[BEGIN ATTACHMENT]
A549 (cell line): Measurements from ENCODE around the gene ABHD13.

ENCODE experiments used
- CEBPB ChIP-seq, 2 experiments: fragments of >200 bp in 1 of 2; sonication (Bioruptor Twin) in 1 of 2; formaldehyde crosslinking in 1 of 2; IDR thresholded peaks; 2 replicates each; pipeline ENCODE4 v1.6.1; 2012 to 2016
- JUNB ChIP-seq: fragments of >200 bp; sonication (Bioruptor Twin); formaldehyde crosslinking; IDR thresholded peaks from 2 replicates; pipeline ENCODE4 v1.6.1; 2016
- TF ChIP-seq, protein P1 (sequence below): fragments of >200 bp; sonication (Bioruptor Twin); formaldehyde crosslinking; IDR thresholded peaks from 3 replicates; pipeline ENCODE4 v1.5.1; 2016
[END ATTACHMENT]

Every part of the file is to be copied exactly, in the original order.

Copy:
A549 (cell line): Measurements from ENCODE around the gene ABHD13.

ENCODE experiments used
- CEBPB ChIP-seq, 2 experiments: fragments of >200 bp in 1 of 2; sonication (Bioruptor Twin) in 1 of 2; formaldehyde crosslinking in 1 of 2; IDR thresholded peaks; 2 replicates each; pipeline ENCODE4 v1.6.1; 2012 to 2016
- JUNB ChIP-seq: fragments of >200 bp; sonication (Bioruptor Twin); formaldehyde crosslinking; IDR thresholded peaks from 2 replicates; pipeline ENCODE4 v1.6.1; 2016
- TF ChIP-seq, protein P1 (sequence below): fragments of >200 bp; sonication (Bioruptor Twin); formaldehyde crosslinking; IDR thresholded peaks from 3 replicates; pipeline ENCODE4 v1.5.1; 2016